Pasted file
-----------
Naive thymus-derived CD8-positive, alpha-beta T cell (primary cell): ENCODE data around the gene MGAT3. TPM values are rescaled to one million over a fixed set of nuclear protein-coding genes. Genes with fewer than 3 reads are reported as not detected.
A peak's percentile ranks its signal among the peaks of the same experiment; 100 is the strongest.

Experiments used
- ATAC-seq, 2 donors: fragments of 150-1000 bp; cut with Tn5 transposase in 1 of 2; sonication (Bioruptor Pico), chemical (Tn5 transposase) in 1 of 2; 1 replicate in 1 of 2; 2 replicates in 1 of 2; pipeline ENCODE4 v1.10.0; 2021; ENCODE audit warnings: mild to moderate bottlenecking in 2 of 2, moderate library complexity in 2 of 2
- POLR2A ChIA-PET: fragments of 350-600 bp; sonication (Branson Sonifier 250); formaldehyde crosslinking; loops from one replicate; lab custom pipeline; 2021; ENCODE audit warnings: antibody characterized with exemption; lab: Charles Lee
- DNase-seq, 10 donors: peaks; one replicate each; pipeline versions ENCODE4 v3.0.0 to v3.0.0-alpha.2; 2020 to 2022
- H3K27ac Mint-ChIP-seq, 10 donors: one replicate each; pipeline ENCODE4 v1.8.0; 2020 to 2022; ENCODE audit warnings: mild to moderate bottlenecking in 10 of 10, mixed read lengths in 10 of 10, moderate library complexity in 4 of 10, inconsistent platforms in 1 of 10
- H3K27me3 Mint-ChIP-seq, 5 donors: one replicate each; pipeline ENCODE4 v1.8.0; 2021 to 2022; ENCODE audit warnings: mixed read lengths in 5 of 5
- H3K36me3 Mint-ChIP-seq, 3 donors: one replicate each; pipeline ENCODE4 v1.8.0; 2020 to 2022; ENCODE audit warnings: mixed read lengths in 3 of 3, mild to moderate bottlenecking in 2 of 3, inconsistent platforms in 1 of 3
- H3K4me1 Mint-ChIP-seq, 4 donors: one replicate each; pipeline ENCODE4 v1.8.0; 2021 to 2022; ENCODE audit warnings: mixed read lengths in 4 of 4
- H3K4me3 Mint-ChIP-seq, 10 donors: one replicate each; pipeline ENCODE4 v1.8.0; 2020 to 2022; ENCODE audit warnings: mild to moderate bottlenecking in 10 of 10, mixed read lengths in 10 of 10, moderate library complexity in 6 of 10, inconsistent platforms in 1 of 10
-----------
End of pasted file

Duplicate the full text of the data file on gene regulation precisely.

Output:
Naive thymus-derived CD8-positive, alpha-beta T cell (primary cell): ENCODE data around the gene MGAT3. TPM values are rescaled to one million over a fixed set of nuclear protein-coding genes. Genes with fewer than 3 reads are reported as not detected.
A peak's percentile ranks its signal among the peaks of the same experiment; 100 is the strongest.

Experiments used
- ATAC-seq, 2 donors: fragments of 150-1000 bp; cut with Tn5 transposase in 1 of 2; sonication (Bioruptor Pico), chemical (Tn5 transposase) in 1 of 2; 1 replicate in 1 of 2; 2 replicates in 1 of 2; pipeline ENCODE4 v1.10.0; 2021; ENCODE audit warnings: mild to moderate bottlenecking in 2 of 2, moderate library complexity in 2 of 2
- POLR2A ChIA-PET: fragments of 350-600 bp; sonication (Branson Sonifier 250); formaldehyde crosslinking; loops from one replicate; lab custom pipeline; 2021; ENCODE audit warnings: antibody characterized with exemption; lab: Charles Lee
- DNase-seq, 10 donors: peaks; one replicate each; pipeline versions ENCODE4 v3.0.0 to v3.0.0-alpha.2; 2020 to 2022
- H3K27ac Mint-ChIP-seq, 10 donors: one replicate each; pipeline ENCODE4 v1.8.0; 2020 to 2022; ENCODE audit warnings: mild to moderate bottlenecking in 10 of 10, mixed read lengths in 10 of 10, moderate library complexity in 4 of 10, inconsistent platforms in 1 of 10
- H3K27me3 Mint-ChIP-seq, 5 donors: one replicate each; pipeline ENCODE4 v1.8.0; 2021 to 2022; ENCODE audit warnings: mixed read lengths in 5 of 5
- H3K36me3 Mint-ChIP-seq, 3 donors: one replicate each; pipeline ENCODE4 v1.8.0; 2020 to 2022; ENCODE audit warnings: mixed read lengths in 3 of 3, mild to moderate bottlenecking in 2 of 3, inconsistent platforms in 1 of 3
- H3K4me1 Mint-ChIP-seq, 4 donors: one replicate each; pipeline ENCODE4 v1.8.0; 2021 to 2022; ENCODE audit warnings: mixed read lengths in 4 of 4
- H3K4me3 Mint-ChIP-seq, 10 donors: one replicate each; pipeline ENCODE4 v1.8.0; 2020 to 2022; ENCODE audit warnings: mild to moderate bottlenecking in 10 of 10, mixed read lengths in 10 of 10, moderate library complexity in 6 of 10, inconsistent platforms in 1 of 10